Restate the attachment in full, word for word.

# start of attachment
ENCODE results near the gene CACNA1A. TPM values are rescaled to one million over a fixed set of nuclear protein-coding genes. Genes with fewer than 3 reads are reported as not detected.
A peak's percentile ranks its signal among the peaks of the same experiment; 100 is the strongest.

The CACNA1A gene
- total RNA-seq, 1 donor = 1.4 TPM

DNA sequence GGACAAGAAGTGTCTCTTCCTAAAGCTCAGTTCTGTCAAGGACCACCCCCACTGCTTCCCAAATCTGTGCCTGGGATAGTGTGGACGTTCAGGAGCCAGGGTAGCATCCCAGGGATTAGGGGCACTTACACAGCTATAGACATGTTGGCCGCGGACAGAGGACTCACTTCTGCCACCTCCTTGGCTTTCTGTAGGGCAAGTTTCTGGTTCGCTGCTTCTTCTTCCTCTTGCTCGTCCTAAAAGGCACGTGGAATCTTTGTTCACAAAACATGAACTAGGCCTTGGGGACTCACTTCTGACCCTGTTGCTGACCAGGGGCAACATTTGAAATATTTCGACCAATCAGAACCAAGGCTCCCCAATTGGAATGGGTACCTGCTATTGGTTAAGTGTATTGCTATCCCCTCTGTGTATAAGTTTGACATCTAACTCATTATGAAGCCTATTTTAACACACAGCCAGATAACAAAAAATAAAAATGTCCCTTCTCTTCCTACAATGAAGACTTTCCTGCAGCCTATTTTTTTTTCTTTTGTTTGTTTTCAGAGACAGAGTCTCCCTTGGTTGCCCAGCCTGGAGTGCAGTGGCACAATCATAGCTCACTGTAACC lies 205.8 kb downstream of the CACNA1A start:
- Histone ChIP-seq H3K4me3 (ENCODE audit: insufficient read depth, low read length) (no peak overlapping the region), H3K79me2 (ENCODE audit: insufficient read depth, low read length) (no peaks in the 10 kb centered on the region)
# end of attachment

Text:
ENCODE results near the gene CACNA1A. TPM values are rescaled to one million over a fixed set of nuclear protein-coding genes. Genes with fewer than 3 reads are reported as not detected.
A peak's percentile ranks its signal among the peaks of the same experiment; 100 is the strongest.

The CACNA1A gene
- total RNA-seq, 1 donor = 1.4 TPM

DNA sequence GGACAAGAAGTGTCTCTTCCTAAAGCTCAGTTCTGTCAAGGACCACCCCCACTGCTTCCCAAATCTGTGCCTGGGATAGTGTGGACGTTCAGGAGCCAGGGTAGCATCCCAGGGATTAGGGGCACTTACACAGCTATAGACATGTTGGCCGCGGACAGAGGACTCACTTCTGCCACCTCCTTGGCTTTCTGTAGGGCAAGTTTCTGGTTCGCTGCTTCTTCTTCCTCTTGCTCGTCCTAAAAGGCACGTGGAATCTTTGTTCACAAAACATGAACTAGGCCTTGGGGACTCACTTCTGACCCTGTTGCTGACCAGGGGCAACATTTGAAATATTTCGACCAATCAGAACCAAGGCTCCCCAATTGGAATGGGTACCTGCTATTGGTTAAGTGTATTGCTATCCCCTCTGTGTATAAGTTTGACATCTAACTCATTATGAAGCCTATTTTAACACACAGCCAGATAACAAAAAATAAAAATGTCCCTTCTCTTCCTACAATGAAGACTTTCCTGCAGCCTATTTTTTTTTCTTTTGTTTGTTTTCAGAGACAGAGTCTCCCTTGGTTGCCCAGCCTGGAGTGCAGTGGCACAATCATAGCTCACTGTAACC lies 205.8 kb downstream of the CACNA1A start:
- Histone ChIP-seq H3K4me3 (ENCODE audit: insufficient read depth, low read length) (no peak overlapping the region), H3K79me2 (ENCODE audit: insufficient read depth, low read length) (no peaks in the 10 kb centered on the region)